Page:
Using Excel to Compute Effective Tax Rate

Quote of the Day

A man who is empty on the inside must decorate himself on the outside.

— Bruce Lee


Figure 1: Income Tax Rate Versus Income When Married Filing Jointly.

Figure 1: Income Tax Rate Versus Income When Married Filing Jointly.

I have been working as a contractor for the last few months and it is now time for me to make a quarterly tax payment to the folks at the Internal Revenue Service (IRS). This involves using some tables listed on Form 1040ES (see Appendix A). The US tax code uses has a graduated tax rate; the tax rates on higher amounts of income are higher than on lower amounts. As I calculated my tax payment, I became curious as to my effective tax rate. I am going to use Excel to duplicate a graph that I saw on the Wikipedia, updated with 2018 tax rates. My version of the graph is shown in Figure 1.

I am not a tax accountant, so please do not take anything I say as tax advice – we are just looking at how to compute your effective tax rate using Excel. One complicating factor is that you must choose between four different income graduation schedules: married jointly, married separate, single, and head of household. Figure 2 shows these different schedules in one table. The IRS normally shows them as four different tables (Appendix A). I will be filing as a married person with my wife.

My Excel workbook is shown in Figure 3. You can download the workbook from here.

Figure 3: Worksheet Excerpt.

Figure 3: Worksheet Excerpt.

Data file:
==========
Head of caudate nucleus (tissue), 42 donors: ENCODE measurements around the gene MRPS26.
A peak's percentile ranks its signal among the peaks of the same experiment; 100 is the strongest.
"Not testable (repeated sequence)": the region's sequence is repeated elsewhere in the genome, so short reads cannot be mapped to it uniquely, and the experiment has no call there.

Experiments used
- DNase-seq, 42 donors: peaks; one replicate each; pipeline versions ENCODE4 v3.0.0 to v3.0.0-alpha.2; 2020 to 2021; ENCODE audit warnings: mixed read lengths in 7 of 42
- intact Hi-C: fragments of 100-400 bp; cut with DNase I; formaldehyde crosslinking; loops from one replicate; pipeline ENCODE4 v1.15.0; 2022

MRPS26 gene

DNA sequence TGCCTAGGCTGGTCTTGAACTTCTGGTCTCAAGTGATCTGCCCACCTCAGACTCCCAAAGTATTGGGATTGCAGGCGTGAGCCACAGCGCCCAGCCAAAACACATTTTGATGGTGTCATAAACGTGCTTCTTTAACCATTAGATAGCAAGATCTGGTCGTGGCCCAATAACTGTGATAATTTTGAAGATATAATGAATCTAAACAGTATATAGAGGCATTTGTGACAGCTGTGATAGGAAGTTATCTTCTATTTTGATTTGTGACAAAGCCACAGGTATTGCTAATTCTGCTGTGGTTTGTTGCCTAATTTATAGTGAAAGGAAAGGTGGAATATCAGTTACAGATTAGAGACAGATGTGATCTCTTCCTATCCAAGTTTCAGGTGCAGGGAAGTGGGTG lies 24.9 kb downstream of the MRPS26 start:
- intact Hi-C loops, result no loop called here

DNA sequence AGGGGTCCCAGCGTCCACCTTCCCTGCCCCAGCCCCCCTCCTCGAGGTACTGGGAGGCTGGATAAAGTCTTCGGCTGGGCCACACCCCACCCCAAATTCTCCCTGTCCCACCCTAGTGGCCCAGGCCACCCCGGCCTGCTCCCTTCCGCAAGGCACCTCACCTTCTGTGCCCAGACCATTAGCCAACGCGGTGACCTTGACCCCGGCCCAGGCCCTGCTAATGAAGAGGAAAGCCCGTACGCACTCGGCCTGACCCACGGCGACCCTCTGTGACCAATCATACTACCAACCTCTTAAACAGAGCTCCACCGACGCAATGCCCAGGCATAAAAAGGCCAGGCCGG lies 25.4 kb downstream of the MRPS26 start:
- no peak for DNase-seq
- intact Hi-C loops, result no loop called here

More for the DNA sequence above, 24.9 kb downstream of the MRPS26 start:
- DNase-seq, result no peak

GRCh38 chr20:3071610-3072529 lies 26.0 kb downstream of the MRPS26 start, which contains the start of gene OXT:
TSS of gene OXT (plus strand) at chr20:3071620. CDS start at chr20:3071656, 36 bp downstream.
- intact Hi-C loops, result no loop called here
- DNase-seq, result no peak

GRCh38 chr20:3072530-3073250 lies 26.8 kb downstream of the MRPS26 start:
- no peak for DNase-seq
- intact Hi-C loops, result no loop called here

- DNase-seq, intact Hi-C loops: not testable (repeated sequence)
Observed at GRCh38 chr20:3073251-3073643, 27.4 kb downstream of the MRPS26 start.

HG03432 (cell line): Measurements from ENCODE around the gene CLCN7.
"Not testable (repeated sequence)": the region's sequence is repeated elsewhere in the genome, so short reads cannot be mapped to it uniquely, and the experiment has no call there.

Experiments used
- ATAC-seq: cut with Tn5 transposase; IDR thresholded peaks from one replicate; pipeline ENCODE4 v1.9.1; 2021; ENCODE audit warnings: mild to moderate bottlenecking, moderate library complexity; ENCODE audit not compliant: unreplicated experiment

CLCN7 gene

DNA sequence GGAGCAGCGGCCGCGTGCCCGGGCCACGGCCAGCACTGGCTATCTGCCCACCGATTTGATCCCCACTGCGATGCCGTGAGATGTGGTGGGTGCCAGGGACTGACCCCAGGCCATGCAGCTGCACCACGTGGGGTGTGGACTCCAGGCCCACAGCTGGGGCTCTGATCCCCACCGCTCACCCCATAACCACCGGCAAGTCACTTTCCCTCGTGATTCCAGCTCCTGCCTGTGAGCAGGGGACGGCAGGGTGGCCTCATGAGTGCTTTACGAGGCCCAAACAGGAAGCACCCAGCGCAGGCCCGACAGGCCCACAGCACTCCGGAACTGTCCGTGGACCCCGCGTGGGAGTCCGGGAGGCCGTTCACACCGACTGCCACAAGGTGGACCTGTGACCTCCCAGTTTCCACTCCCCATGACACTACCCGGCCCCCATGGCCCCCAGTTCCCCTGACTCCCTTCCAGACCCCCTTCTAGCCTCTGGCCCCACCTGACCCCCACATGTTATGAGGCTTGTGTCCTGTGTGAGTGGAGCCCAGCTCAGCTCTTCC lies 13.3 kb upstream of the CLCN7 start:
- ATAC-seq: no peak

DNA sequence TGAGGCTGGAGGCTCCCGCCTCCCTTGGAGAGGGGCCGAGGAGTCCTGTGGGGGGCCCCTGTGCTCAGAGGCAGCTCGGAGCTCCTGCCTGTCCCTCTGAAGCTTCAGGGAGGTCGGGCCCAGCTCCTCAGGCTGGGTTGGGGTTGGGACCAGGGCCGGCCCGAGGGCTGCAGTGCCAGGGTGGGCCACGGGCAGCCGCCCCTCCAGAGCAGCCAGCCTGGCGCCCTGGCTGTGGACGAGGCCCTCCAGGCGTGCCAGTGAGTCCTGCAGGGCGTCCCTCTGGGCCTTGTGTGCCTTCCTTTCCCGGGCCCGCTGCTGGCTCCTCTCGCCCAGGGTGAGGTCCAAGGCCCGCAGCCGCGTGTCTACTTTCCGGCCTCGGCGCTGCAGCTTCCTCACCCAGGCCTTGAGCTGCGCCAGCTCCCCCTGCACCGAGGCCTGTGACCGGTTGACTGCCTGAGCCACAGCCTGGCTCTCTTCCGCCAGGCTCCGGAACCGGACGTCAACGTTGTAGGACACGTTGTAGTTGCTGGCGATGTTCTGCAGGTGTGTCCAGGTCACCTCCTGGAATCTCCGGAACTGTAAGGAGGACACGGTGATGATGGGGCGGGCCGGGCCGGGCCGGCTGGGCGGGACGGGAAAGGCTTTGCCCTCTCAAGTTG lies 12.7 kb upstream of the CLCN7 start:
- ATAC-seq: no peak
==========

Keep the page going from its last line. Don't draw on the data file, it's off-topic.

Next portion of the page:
The calculation is fairly straightforward. Here are some calculation details (Figure 4):

  • You select your filing category and income.
  • The spreadsheet selects the correct column of income graduations (aka hurdles).
  • The tax function uses Excel's SUMPRODUCT for the calculation.
  • The function is designed to apply the lowest tax rate to every dollar earned, plus the appropriate tax increment for each income hurdle.
  • To make the calculation of the tax increments simpler, I need to include a 0 as the heading value in the tax table. I show the correct heading label by using a custom format.
Figure M: Effective Tax Rate Calculation Details.

Figure 4: Effective Tax Rate Calculation Details.

Appendix A: IRS Rate Information From 1040ES

The rate information shown in Figure 5 is from Form 1040ES, which is available here.

Figure M: IRS Rate Information from From 1040ES.

Figure 5: IRS Rate Information from Form 1040ES.

 
This entry was posted in Excel, Financial. Bookmark the permalink.

Leave a Reply

Your email address will not be published. Required fields are marked *